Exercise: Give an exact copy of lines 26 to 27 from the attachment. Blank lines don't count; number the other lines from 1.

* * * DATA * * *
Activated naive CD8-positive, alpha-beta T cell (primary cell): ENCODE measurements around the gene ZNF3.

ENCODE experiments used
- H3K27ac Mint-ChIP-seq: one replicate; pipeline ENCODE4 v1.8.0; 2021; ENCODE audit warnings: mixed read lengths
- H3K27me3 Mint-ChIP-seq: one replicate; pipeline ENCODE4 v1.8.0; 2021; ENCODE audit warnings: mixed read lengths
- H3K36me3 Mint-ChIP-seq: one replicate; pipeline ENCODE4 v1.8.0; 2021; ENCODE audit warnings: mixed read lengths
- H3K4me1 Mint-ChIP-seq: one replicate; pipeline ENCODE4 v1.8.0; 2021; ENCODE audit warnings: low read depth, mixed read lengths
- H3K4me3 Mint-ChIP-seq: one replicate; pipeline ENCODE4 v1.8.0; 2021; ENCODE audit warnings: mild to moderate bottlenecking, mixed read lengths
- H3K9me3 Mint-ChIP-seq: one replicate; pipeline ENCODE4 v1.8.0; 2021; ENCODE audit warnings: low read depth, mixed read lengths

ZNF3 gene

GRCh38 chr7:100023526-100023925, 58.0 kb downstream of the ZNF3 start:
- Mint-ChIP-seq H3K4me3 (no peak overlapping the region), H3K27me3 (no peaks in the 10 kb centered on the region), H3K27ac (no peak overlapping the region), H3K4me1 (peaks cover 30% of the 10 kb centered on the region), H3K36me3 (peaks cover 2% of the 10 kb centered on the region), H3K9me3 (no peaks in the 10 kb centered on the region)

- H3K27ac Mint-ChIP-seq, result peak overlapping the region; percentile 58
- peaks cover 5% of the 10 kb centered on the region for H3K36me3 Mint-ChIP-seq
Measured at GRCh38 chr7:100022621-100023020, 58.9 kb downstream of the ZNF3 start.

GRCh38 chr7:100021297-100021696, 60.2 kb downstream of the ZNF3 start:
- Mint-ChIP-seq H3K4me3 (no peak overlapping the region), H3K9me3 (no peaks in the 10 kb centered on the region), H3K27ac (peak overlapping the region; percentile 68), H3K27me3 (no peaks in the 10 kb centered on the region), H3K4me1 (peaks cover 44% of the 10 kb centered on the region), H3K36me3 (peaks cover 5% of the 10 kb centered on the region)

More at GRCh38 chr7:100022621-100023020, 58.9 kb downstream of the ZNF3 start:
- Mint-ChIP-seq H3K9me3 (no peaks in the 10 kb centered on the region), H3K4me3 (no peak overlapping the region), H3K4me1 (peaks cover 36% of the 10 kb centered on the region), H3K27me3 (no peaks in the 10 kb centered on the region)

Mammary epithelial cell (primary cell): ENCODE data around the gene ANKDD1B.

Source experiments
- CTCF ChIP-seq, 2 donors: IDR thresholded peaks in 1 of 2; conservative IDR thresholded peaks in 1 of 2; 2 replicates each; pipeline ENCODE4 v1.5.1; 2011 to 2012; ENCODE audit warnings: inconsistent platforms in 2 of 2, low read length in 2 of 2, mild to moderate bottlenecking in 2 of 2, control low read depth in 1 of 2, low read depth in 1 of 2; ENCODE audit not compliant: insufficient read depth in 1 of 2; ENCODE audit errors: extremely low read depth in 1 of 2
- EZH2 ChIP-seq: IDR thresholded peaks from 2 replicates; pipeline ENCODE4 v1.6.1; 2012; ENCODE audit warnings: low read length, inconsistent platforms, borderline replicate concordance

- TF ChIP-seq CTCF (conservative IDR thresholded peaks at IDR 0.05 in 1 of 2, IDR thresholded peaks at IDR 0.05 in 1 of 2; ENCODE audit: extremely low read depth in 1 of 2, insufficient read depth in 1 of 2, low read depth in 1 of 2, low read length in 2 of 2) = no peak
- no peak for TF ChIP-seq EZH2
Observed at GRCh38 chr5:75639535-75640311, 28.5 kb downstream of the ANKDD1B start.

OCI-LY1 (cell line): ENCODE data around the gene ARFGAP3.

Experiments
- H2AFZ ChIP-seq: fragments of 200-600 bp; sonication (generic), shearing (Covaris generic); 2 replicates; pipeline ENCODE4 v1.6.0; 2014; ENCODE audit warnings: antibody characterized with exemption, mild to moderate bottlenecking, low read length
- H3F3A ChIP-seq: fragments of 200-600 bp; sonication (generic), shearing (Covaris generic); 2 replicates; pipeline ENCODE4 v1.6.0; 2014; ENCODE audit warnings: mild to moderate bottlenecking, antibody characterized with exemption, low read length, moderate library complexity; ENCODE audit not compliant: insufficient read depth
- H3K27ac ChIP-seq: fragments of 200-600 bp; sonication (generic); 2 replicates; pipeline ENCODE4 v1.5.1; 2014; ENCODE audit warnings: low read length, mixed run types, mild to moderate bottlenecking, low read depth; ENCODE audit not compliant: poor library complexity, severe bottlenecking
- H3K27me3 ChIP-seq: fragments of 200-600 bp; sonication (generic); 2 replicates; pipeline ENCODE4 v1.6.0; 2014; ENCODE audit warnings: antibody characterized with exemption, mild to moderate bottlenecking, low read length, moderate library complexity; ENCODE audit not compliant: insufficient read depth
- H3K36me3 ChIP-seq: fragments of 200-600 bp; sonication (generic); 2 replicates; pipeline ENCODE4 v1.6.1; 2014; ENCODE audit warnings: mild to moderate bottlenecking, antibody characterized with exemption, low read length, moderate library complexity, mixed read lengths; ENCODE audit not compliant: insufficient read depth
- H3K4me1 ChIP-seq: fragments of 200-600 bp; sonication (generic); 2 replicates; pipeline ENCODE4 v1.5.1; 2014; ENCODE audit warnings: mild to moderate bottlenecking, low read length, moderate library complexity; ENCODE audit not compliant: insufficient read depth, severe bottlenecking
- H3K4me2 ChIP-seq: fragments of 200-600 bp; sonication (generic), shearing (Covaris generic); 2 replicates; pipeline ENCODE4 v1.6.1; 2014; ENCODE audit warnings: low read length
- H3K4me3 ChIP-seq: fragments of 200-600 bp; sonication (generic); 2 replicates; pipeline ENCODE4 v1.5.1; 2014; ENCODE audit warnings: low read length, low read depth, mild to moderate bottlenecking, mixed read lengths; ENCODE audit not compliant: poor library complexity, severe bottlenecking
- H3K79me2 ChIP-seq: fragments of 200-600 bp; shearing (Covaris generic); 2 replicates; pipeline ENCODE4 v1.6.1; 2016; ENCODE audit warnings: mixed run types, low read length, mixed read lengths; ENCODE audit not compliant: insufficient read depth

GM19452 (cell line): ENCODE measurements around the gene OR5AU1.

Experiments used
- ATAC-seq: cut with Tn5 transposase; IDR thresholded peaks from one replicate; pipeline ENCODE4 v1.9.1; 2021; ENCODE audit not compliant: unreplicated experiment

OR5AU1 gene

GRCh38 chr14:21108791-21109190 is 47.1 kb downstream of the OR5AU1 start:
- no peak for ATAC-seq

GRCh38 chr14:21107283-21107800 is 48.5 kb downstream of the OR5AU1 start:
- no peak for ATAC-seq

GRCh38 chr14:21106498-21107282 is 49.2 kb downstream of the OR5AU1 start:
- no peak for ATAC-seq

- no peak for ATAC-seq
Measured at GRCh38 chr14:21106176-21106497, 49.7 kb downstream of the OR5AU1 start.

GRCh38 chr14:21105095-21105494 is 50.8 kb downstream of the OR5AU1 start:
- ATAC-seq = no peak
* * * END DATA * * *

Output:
OCI-LY1 (cell line): ENCODE data around the gene ARFGAP3.

Experiments